Paroxysmal supraventricular tachycardia, or PSVT, is an abnormal, fast heartbeat that occurs suddenly. It is triggered in the atria, or upper chambers, of the heart.
The heart has a built-in electrical system. Special pacemaker cells in the heart generate electrical impulses. These cells send electrical current down pathways in the heart muscle. When this occurs at the proper time, a normal heart rhythm is produced. When the electrical current starts in the wrong place or goes in the wrong direction at the wrong time, an abnormal heart rhythm, or arrhythmia, results. PSVT occurs when electrical current flows in a circle instead of a line. The result is a rapid heart rate, generally 160 to 180 beats per minute.
The signs and symptoms of PSVT include: palpitations, or unusual awareness of the heart beating in the chestshortness of breathlightheadedness or dizzinesschest painsyncope (passing out)
A faulty electrical pathway in the heart causes PSVT. It may be triggered by physical or psychological stress. The risks from PSVT are minimal for otherwise healthy people. Most people require very little, if any, medical intervention. PSVT may cause symptoms in older people with weak hearts or coronary artery disease. In some people, PSVT can cause congestive heart failure or a heart attack. Some people have regular episodes of PVST due to an abnormal development of the electrical pathways present at birth. An example of this is a condition called Wolff-Parkinson-White syndrome.
Someone who experiences PSVT can be taught simple methods to help stop it. These techniques can be as simple as holding one's breath, gagging oneself with the fingers, or straining very hard. Some cardiologists recommend their patients with PSVT gently massage one of the carotid arteries, while others feel this may potentially be risky.
Some people may take medications only when an episode of PSVT occurs, while others may take medication daily to prevent episodes.
PSVT can be prevented by a procedure called radiofrequency catheter ablation. In this procedure, a specially trained heart specialist or cardiologist places a small tube or catheter in the heart to find the circular electrical pathway. Radio waves are used to eliminate the abnormal electrical pathway. This usually prevents any more episodes of PSVT from occurring.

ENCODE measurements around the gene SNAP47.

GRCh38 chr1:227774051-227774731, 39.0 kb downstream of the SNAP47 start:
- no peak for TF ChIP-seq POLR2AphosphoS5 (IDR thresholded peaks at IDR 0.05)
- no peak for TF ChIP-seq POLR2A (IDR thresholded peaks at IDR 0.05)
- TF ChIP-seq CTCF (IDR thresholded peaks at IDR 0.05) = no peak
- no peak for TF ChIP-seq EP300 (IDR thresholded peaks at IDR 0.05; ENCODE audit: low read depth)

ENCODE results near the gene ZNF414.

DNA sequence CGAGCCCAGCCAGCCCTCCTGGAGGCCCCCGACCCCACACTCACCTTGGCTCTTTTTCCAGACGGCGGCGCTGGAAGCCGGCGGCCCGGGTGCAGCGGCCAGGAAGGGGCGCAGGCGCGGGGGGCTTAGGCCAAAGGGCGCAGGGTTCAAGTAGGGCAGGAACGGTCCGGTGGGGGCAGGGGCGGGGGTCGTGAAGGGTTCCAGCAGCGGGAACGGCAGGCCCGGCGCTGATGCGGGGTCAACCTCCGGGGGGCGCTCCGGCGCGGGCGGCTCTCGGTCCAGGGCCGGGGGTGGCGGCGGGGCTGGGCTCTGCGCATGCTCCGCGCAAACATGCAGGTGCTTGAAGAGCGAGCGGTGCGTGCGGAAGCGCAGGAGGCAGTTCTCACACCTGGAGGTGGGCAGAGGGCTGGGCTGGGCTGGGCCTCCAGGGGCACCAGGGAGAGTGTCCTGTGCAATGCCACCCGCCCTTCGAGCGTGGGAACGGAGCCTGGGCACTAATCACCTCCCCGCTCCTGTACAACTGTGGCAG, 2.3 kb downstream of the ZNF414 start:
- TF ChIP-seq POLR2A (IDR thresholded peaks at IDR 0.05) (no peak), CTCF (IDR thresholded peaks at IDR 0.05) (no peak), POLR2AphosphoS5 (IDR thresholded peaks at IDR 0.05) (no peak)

PSVT is diagnosed with an electrocardiogram, or ECG. The pattern is simple to recognize -- so long as the abnormal rhythm occurs while the ECG is hooked up. Occasionally the patient may carry an "event monitor" for several weeks. This device is programmed to detect an episode of abnormal rhythm and generate an ECG tracing of it at the exact moment, and record it for a physician to review.
PSVT is usually more of a bother than an illness. Many people who experience PSVT can stop the abnormal rhythm with the techniques taught by their healthcare provider. The abnormal heart rhythm may correct itself. Other people may need to go to the emergency department to get medication for episodes of PSVT.
There are no risks to others.
Someone who experiences PSVT for the first time usually goes to the emergency department. Simple techniques often stop the PSVT. When these methods do not work, a medication called adenosine may be tried. This medication is given by vein. Usually within a few seconds, the medication disrupts the abnormal electrical pathway, resulting in the return of a normal heart rhythm.
If medication is needed, side effects may be experienced. Complications from radiofrequency catheter ablation are rare, but may include blood clots, new arrhythmias, collapsed lung pericardial tamponade, or even a heart attack. Occasionally, a person may need a permanent pacemaker after this procedure.
Once PSVT stops and the heart returns to a normal rate and rhythm, there are no lasting effects. If a person has frequent or disabling PSVT, the healthcare provider may recommend radiofrequency catheter ablation.
Generally, monitoring is not done for PSVT. A person who experiences PSVT should notify the healthcare provider if the frequency or severity of the episodes changes.
Harrison's Principles' of Internal Medicine. Rosen's Emergency Medicine: Concepts and clinical practice.